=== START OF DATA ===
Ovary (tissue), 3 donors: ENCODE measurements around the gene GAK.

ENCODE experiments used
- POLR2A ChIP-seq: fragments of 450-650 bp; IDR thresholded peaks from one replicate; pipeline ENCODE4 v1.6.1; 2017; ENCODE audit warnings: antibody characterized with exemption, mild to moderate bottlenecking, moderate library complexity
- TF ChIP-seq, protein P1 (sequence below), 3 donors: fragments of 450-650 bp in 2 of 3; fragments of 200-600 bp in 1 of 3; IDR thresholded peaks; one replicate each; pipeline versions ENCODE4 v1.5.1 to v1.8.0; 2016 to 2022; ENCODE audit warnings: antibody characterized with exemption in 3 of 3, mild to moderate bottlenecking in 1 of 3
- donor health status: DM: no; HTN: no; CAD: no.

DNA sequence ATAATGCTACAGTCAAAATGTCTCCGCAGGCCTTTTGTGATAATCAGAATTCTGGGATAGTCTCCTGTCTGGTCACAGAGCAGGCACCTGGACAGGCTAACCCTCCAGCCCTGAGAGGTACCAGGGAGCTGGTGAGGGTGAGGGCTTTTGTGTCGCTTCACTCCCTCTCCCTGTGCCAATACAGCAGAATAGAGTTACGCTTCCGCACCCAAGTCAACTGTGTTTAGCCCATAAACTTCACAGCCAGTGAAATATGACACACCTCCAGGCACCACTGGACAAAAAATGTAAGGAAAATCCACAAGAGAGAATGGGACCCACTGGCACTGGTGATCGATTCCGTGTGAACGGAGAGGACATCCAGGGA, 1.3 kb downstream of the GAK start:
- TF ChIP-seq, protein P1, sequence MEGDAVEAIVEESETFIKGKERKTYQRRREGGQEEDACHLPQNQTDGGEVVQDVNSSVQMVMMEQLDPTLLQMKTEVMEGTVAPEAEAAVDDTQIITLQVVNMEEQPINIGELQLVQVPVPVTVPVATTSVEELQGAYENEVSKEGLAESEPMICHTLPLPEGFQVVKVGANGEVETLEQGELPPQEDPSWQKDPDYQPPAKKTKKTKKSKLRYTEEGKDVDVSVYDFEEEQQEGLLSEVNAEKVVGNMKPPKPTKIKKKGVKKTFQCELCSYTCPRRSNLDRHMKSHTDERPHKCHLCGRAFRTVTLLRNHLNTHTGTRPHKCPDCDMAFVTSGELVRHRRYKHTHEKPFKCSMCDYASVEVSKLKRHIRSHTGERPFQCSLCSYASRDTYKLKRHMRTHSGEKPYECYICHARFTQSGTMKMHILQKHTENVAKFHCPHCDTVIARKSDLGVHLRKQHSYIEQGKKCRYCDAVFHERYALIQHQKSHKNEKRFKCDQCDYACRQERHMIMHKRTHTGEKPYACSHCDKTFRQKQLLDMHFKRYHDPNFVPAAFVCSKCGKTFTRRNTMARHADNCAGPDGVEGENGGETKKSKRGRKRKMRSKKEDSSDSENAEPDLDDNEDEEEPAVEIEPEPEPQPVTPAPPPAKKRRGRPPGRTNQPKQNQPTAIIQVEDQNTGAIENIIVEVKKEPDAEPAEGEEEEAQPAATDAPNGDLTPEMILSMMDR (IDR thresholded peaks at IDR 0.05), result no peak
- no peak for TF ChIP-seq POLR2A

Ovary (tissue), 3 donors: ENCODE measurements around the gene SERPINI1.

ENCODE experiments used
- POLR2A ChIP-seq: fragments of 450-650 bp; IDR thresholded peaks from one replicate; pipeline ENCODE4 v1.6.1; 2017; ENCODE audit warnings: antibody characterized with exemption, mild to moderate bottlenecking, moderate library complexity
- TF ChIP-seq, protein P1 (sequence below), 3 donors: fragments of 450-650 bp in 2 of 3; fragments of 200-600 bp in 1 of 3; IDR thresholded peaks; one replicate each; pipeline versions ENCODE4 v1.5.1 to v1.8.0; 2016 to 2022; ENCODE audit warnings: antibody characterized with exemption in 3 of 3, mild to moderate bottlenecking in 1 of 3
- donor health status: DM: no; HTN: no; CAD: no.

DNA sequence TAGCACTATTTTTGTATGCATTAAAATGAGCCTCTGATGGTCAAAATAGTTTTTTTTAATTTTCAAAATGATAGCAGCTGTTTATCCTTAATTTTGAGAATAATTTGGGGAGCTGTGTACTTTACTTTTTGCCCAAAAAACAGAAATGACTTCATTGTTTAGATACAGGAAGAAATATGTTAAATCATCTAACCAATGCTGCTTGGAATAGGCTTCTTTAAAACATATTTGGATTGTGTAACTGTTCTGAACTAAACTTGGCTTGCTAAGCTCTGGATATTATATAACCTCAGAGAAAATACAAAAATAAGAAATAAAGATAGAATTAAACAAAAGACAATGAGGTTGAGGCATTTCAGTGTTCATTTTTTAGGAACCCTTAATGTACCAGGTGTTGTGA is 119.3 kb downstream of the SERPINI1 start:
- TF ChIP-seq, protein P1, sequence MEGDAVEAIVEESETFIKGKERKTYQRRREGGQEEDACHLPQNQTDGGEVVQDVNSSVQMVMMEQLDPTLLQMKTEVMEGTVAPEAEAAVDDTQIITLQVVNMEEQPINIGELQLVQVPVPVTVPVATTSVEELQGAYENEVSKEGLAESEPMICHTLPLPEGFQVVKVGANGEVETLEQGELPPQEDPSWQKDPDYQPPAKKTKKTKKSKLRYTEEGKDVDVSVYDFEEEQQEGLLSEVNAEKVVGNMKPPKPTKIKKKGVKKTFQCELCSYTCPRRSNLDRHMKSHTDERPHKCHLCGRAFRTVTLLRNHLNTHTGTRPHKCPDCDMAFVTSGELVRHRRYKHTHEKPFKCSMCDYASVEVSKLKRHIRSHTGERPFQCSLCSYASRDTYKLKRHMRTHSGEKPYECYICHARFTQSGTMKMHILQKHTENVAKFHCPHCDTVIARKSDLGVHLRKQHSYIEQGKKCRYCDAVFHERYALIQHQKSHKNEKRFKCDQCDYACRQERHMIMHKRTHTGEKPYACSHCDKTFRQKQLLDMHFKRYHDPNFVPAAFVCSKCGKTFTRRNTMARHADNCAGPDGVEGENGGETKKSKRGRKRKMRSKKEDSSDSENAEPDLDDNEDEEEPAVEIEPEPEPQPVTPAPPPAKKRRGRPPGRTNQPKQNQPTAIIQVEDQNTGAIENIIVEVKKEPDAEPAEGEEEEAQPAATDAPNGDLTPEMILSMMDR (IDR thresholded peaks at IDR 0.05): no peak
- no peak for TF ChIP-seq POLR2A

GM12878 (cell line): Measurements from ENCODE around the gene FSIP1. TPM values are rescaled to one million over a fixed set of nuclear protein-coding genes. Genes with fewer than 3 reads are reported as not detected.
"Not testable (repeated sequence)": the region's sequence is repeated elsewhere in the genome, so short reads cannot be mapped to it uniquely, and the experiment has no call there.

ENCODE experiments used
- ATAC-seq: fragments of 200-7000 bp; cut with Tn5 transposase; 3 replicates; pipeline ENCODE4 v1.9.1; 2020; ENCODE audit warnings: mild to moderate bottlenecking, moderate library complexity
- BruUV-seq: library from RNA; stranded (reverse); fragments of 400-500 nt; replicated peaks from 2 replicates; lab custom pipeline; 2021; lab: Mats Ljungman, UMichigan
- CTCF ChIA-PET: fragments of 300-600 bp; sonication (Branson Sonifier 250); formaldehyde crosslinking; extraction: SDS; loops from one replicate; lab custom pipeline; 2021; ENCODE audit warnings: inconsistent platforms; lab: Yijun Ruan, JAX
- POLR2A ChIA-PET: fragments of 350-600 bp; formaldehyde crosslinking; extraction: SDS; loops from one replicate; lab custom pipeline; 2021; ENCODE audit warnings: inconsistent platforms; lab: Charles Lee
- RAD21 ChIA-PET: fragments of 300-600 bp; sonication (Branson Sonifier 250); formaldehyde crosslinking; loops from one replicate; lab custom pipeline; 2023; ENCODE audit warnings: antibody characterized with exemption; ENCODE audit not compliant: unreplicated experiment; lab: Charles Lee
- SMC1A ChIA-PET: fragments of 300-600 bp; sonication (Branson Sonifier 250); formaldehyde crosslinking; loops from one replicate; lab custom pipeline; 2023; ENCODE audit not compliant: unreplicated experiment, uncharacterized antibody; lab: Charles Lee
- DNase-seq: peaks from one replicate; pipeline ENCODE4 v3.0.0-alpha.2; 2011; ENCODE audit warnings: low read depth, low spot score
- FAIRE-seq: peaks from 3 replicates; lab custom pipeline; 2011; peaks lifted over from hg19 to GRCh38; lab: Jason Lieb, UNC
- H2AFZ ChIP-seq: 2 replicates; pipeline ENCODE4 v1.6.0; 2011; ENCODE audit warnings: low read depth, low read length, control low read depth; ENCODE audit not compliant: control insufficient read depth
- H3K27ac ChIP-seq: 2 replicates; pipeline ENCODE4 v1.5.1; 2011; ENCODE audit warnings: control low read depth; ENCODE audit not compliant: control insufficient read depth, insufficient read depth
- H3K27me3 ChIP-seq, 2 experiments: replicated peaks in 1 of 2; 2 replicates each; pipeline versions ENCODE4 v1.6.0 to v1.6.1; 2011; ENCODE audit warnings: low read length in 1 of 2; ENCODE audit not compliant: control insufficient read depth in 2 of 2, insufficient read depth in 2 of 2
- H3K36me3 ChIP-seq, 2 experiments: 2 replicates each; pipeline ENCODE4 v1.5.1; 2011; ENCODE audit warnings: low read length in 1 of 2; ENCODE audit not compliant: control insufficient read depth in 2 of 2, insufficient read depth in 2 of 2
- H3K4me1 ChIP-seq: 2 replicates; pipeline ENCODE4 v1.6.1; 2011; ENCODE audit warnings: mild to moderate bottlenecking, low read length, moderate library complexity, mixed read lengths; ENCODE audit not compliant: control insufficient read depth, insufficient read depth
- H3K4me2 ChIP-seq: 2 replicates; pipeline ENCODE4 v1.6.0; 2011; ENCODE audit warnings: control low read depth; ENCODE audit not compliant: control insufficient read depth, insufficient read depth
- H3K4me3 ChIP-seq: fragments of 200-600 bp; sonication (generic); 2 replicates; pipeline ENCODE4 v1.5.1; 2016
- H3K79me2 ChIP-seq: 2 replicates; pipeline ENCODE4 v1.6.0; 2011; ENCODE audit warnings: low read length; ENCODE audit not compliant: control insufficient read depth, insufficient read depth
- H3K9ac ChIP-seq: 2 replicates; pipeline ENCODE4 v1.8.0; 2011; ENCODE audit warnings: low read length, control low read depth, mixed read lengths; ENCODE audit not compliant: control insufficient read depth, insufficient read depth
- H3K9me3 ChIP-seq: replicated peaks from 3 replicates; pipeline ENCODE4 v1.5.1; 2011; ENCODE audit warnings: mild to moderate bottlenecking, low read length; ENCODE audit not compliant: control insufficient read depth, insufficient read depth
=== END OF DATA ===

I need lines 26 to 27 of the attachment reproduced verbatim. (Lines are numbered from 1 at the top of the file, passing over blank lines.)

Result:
- DNase-seq: peaks from one replicate; pipeline ENCODE4 v3.0.0-alpha.2; 2011; ENCODE audit warnings: low read depth, low spot score
- FAIRE-seq: peaks from 3 replicates; lab custom pipeline; 2011; peaks lifted over from hg19 to GRCh38; lab: Jason Lieb, UNC